This presentation was made at NAFEMS UK Conference 2018, Taking Engineering Analysis and Simulation to the Next Level".
The NAFEMS UK Conference 2018 brought together all those involved in analysis and simulation from every corner of industry and academia, giving them an opportunity to advance their knowledge, give their organisations a competitive advantage, and a chance to be part of improving the technology itself.
Preloaded bolts are used in finite element analysis to model the behavior of two or more parts being held together while undergoing mechanical, thermal or other loading conditions. Such a modeling scenario typically requires the bolts to be preloaded to a specified value and a set of contact regions to be established between the parts held together by the bolt. This is done by either specifying a load or a bolt shortening. The resulting preload can be identified by studying the internal forces within the bolt shaft or by the contact forces between the various parts that are held together.
The bolt preloading approach that currently exists in various commercial solvers involves defining beams or solid elements that form the bolt shaft and specifying a location where the solver cuts the model perpendicular to the bolt axial direction. The requested load or a shortening is applied axially on either side of the cut in opposite directions while reducing the axial stiffness along the bolt axial direction. This causes the part to shorten whereby each cut plane penetrates the other resulting in a tension that equals the requested preload. This method of preloading bolts is well-known to finite element users and has a high degree of accuracy and reliability.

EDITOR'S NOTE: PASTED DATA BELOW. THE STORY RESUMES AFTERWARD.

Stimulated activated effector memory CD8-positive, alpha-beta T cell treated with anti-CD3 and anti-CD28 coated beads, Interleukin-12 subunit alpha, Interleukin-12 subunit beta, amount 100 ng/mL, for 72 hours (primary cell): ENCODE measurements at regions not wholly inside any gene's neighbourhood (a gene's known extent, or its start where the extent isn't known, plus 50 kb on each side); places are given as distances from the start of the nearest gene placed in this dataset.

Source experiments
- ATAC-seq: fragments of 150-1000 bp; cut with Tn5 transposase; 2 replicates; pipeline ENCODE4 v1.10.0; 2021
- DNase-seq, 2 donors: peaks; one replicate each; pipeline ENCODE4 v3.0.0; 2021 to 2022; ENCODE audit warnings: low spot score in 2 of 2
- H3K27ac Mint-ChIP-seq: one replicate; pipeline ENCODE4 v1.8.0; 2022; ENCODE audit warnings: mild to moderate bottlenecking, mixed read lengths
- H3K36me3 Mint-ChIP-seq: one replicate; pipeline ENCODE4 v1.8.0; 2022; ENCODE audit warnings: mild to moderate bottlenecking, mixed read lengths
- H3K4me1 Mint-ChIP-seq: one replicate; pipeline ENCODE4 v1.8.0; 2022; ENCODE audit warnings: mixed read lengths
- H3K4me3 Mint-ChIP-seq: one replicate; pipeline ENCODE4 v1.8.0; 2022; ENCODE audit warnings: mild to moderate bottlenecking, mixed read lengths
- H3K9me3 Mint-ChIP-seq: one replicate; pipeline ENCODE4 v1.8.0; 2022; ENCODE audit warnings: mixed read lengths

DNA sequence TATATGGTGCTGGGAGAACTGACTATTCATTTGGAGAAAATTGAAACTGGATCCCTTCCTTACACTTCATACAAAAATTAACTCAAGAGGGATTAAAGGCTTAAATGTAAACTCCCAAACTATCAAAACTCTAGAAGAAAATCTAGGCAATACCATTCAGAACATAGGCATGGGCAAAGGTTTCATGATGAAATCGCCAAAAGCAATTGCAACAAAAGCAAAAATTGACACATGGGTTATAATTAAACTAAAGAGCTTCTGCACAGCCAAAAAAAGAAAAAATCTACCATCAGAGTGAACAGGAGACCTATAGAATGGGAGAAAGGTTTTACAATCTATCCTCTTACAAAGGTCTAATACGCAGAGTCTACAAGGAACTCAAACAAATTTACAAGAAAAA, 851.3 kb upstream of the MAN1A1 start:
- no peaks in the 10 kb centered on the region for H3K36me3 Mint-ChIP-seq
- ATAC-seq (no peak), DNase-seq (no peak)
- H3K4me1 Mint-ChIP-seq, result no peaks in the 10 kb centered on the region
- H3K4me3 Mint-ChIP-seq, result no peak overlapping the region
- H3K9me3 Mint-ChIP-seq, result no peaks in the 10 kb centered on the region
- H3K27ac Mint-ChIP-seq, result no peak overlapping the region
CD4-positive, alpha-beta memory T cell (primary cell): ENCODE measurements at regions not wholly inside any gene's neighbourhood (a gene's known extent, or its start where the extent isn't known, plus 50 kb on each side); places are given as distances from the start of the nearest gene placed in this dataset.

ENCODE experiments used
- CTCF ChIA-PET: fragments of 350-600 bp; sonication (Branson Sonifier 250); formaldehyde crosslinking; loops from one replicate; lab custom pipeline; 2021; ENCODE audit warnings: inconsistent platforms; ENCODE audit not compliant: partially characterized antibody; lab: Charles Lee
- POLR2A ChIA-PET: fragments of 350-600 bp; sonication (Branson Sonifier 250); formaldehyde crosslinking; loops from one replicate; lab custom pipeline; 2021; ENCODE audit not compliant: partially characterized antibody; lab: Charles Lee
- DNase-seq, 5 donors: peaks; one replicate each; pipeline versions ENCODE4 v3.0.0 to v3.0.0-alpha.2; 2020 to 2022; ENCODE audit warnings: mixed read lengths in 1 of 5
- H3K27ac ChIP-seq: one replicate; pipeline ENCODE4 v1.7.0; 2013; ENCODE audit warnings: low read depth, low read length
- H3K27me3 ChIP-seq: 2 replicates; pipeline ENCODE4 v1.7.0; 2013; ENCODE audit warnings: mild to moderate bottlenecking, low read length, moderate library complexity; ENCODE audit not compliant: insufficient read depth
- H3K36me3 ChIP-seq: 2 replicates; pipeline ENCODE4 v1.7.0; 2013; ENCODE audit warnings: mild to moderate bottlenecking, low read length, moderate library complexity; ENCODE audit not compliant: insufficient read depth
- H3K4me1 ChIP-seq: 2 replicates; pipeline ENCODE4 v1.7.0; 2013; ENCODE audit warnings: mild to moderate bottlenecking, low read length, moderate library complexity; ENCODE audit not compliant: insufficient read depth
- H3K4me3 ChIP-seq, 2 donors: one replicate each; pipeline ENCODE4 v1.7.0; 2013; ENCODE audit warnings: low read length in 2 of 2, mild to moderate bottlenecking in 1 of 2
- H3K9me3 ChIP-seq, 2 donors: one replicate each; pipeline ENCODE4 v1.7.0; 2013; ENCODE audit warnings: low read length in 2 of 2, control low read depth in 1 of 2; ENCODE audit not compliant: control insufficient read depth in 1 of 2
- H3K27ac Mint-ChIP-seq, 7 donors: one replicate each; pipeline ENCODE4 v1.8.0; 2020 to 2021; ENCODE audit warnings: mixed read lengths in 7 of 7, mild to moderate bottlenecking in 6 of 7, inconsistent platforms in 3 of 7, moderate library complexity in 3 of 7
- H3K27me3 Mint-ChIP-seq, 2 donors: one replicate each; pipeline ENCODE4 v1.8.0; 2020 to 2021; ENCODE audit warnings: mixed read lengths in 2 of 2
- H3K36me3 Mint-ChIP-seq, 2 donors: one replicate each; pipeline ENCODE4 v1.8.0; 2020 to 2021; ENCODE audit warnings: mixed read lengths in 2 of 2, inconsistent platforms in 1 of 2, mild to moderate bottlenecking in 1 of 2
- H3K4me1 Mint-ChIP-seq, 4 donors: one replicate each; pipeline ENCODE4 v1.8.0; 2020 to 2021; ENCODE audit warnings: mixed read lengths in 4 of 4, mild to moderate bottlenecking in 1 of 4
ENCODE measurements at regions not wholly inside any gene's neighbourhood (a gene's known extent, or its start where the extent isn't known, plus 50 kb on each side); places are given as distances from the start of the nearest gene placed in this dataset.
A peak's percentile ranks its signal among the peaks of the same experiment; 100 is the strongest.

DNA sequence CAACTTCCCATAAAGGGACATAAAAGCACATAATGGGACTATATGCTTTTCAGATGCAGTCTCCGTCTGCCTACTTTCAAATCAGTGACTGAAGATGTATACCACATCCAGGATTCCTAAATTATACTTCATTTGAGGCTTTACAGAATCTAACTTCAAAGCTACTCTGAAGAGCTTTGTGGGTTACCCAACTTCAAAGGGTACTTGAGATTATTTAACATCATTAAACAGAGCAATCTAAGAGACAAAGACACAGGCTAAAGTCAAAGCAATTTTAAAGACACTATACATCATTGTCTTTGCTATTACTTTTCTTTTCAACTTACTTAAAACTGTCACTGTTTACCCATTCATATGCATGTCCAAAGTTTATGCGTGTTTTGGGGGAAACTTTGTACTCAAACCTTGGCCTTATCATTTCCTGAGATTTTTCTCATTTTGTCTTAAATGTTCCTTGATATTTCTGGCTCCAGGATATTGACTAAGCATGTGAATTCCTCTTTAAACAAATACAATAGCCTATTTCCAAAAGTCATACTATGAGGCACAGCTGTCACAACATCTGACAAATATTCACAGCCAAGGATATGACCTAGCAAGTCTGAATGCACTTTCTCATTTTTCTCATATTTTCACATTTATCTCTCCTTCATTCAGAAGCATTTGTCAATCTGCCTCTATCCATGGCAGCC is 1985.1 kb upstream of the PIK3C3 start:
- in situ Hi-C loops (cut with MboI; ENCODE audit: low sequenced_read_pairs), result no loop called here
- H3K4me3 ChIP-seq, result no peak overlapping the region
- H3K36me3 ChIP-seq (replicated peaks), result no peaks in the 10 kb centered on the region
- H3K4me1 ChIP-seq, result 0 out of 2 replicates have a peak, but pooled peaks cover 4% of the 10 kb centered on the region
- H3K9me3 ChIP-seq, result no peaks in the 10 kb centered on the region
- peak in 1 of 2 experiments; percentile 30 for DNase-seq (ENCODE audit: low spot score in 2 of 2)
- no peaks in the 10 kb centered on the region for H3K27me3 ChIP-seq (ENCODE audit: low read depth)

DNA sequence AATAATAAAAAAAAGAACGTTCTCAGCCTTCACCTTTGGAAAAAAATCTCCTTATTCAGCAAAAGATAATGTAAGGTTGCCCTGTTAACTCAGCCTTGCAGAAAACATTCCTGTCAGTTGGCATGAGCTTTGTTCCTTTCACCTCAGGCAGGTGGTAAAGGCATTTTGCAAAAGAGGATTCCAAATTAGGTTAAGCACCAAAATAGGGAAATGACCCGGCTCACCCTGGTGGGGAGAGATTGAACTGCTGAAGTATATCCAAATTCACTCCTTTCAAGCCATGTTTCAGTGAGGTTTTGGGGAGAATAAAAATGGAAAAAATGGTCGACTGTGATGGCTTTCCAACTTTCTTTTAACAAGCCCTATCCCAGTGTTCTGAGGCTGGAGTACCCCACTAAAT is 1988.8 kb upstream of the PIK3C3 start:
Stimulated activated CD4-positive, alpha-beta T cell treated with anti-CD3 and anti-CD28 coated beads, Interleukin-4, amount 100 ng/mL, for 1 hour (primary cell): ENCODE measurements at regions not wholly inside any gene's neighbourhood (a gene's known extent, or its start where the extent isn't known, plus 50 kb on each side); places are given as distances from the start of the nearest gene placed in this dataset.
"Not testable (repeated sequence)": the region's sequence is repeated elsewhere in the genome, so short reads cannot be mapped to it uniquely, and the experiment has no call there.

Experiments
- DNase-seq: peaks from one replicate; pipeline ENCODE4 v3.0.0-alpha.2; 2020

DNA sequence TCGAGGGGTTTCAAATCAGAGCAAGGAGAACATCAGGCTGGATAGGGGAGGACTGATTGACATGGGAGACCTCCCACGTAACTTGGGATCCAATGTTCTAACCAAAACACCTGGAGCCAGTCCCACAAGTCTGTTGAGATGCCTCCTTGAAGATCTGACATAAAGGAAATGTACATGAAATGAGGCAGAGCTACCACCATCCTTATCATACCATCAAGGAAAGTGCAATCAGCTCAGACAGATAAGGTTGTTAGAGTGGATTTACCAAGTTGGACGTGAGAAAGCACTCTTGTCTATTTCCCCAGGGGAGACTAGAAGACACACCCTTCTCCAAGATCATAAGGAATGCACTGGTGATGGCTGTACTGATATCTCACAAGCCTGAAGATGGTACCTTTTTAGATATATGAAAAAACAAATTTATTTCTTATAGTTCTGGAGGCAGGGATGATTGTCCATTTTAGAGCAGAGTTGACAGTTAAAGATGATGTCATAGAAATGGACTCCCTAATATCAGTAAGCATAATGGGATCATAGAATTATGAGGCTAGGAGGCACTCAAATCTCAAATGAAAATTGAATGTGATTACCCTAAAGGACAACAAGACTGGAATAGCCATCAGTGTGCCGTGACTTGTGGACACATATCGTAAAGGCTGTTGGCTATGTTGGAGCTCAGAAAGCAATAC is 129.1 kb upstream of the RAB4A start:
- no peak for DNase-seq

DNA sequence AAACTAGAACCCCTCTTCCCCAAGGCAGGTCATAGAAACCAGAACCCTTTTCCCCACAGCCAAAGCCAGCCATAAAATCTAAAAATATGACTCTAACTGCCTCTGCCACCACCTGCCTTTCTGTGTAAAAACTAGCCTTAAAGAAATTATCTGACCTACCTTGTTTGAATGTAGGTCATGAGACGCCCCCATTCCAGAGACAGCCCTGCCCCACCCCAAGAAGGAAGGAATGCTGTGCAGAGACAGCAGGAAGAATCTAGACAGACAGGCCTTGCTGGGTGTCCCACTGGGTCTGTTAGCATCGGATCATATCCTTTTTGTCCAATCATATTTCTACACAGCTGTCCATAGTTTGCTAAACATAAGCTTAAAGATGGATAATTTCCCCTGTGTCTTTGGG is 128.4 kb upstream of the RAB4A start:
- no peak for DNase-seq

An alternate, novel approach to preload bolts is presented here wherein the preload or shortening is applied as an initial strain along the bolt. Here, the user selects a set of elements that form the bolt shaft along with a bolt axial direction. Numerically, the user defined preload is applied as an initial strain on the selected elements and does not require the shaft to be cut. The resulting initial strain may need to be iterated upon until the internal forces in the bolt elements match the user requested preload. Comparison of the cut approach and the initial strain approach results will be presented. Realistic model showing application of the initial strain method will also be presented.
|Date||17th July 2018|
|Organisation||Siemens PLM Software|